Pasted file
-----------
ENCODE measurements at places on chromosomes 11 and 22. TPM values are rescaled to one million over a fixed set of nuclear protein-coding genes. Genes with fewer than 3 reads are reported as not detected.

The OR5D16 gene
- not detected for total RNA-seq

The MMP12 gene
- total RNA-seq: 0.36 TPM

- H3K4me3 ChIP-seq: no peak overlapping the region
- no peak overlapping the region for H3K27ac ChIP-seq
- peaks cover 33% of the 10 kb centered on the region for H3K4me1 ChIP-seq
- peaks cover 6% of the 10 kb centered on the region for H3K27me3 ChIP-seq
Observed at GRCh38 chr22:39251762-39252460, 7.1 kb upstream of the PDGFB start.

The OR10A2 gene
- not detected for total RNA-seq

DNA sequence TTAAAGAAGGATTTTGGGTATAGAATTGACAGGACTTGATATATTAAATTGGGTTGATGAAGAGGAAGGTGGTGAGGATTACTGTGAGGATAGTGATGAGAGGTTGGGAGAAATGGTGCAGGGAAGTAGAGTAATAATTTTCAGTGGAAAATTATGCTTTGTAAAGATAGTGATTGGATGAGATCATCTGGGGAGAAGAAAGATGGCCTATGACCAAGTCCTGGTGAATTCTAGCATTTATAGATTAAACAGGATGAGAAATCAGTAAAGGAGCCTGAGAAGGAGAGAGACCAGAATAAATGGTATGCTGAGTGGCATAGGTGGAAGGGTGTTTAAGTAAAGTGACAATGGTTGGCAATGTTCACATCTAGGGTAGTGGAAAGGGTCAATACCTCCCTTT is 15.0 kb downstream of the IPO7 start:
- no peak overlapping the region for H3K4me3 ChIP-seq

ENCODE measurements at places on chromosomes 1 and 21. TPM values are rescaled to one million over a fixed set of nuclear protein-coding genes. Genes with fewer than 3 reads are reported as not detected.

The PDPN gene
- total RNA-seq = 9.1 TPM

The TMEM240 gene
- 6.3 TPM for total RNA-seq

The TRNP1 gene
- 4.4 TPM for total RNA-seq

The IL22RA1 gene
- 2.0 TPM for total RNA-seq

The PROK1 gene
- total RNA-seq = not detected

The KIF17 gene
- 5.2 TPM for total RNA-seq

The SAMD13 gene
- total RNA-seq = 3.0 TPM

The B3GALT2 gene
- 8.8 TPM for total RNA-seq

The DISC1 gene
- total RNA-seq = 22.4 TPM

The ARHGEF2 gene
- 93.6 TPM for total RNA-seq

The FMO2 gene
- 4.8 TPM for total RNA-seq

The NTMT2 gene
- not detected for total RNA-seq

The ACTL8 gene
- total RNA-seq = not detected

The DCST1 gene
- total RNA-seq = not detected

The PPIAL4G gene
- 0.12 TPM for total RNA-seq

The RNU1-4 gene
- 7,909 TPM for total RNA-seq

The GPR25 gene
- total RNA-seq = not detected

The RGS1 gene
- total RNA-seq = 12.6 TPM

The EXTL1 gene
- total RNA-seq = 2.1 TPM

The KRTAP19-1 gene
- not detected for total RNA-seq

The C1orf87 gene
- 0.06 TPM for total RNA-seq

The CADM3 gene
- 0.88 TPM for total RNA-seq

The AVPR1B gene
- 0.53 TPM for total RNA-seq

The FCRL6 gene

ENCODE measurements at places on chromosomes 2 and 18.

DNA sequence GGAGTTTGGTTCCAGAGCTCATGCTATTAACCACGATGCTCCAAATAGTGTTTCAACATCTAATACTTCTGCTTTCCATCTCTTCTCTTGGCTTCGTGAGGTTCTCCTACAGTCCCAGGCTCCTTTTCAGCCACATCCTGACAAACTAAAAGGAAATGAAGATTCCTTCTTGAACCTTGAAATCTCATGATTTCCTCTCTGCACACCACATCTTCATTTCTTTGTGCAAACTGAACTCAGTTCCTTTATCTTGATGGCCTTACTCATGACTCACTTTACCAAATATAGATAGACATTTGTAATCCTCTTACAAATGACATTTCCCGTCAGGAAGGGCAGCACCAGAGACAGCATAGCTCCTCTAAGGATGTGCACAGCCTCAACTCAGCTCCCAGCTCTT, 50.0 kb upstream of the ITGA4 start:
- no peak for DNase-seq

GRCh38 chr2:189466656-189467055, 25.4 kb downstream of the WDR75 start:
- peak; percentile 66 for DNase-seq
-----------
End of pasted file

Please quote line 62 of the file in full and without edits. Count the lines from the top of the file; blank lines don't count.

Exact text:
The FCRL6 gene